Levinson: The Early Dated Coins of Europe, 1234-1500

Levinson: The Early Dated Coins of Europe, 1234-1500
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The appearance of a date on a coin is something so obvious to the numismatic layman that it is taken for granted. It will no doubt then come as a shock to him to discover that the custom of placing the year of minting on coins is absent for most of coinage history. It is rather, a relatively modern phenomenon. In fact, it did not begin in earnest until the end of the Renaissance, a period which also defines the start of the era of what numismatists would call “modern” coinage.

In The Early Dated Coins of Europe, 1234-1500, Robert A. Levinson presents for the first time, a comprehensive listing in chronological order, by region, state, and mint, of all the known types of gold, silver and copper dated coins struck in medieval Europe bearing an Anno Domini date of 1500 or earlier. These “early dated coins,” form one of the first links between medieval and modern coinage. Anno Domini dating of coins using Latin script did not begin until the mid-13th century, and did not become prevalent in Europe until three centuries later.

Separating those few coins with dates from the many struck without them at a thousand mints and by hundreds of different coin-issuing authorities was a daunting task. This book vastly expands on the only volume remotely comparable, the long out of print work authored by Albert Frey in 1915. It has taken Robert A. Levinson, a Los Angeles attorney and an ardent collector, more than fifteen years to bring this book to fruition. With the cooperation of many of the world's foremost numismatists, coin dealers and museums in more than half a dozen countries, Levinson approaches the subject quite differently and much more thoroughly than Frey. He focuses on the eight distinct regions in which coins were issued: Germany, Southern Netherlands, Northern Netherlands, Hapsburg lands, Switzerland, Scandinavia, Italy, and France and organizes the known pre-1501 Anno Domini dated coins chronologically within each region. For the first time, there is for each of the nearly 1200 coins listed (twice as many as in the Frey work), the full legends, descriptions, ruler names, references, weights and rarity.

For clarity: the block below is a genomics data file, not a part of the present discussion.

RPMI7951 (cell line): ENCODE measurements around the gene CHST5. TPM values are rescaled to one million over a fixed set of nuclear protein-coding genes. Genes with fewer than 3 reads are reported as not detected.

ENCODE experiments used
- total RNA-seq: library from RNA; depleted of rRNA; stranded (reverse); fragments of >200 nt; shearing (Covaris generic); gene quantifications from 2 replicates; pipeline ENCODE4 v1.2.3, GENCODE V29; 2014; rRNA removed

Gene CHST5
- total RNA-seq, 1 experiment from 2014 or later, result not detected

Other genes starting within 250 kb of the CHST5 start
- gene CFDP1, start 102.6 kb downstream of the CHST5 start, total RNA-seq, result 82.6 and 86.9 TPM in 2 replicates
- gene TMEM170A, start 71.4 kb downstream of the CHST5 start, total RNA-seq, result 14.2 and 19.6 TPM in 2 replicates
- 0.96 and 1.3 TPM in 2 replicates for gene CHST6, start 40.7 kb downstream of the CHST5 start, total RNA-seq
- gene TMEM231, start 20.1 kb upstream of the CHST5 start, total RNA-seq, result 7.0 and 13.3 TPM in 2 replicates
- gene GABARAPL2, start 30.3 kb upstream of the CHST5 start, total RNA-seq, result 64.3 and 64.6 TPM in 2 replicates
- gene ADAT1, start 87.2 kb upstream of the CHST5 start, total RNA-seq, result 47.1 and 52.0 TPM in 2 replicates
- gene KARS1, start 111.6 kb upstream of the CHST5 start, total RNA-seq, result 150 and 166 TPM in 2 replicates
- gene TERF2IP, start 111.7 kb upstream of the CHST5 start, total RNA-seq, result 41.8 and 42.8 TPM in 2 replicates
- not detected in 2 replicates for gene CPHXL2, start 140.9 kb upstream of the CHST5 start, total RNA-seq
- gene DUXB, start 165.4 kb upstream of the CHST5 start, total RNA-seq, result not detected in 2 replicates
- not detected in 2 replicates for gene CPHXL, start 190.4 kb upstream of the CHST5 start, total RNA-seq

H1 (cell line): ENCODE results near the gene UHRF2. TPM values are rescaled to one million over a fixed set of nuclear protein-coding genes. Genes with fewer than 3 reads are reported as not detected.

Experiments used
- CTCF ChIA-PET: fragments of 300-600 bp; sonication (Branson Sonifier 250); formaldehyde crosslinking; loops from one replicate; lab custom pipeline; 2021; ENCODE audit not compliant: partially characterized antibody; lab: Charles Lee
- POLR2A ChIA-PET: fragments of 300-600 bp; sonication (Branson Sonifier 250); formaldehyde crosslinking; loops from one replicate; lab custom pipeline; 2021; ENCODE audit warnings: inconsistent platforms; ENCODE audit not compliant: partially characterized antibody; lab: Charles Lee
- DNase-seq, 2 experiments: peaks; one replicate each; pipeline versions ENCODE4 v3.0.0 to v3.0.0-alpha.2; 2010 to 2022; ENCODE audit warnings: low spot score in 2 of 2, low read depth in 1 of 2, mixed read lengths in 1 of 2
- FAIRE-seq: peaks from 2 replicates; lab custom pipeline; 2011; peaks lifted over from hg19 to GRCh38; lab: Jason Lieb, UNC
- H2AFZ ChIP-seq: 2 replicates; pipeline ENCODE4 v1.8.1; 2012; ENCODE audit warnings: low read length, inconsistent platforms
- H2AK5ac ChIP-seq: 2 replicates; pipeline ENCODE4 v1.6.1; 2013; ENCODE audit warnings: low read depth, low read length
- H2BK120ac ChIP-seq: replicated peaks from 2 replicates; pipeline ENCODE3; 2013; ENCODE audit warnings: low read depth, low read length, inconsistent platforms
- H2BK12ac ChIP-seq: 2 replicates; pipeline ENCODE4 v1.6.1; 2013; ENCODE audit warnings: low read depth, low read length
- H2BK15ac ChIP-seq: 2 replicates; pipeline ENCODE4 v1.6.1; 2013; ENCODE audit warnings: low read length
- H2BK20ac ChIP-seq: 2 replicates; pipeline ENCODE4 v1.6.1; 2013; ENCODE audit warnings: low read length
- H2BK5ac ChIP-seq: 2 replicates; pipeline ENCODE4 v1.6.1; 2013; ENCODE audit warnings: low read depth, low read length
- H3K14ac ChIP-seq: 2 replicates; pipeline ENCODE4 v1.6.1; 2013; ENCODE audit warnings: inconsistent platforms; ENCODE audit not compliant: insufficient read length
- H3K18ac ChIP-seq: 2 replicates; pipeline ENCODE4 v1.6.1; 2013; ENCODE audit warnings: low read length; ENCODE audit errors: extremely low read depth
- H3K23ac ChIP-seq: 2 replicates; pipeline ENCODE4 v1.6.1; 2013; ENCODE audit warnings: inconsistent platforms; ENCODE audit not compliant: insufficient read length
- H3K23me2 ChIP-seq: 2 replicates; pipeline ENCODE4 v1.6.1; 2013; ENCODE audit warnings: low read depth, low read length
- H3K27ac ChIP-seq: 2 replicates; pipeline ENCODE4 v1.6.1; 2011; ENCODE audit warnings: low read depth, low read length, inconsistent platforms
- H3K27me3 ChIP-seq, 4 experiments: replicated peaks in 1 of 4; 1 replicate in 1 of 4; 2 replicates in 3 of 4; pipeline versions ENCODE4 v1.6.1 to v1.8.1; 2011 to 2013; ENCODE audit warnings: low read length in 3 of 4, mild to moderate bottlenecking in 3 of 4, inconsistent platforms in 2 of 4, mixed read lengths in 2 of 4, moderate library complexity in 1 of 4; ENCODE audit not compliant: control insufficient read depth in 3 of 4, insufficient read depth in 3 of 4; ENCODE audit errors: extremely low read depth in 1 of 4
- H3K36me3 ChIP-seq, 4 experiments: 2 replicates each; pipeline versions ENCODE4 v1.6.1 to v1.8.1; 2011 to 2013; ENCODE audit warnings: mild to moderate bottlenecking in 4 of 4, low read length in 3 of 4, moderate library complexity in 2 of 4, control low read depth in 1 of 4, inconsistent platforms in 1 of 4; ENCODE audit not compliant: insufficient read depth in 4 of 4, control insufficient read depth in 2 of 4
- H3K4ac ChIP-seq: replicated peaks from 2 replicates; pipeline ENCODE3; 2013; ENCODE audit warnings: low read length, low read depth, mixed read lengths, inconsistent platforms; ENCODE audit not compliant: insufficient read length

There are nearly 1000 photographs and line drawings, and given the extreme rarity of the majority of the coins, this in itself represents an extraordinary undertaking.

The book is in four parts: The first is a lengthy history of early dated coinage, including discussions of the types, metallurgy, classifications, etc. The second part is the 173 page catalogue of coinage, divided into the eight regions. The third part is a listing, again by region, of all the states issuing early dated coinage, with a history of each state’s coinage and a cross-reference to all the coins listed in the catalogue. The fourth part contains eight appendices with alphabetical listings, translations of legends, a photographic glossary of coin types, a listing of early dated coinage using Islamic script, and other useful information. These glossaries and appendices will be invaluable not only to collectors of ‘early dated coins,’ but also to anyone needing a quick reference to medieval coin-issuing cities, states and mints, identifying their basic designs, or reading their sometimes complicated legends. Every numismatist will find the annotated bibliography a vital resource. Along with the book, at no additional charge, is a loose-leaf price guide.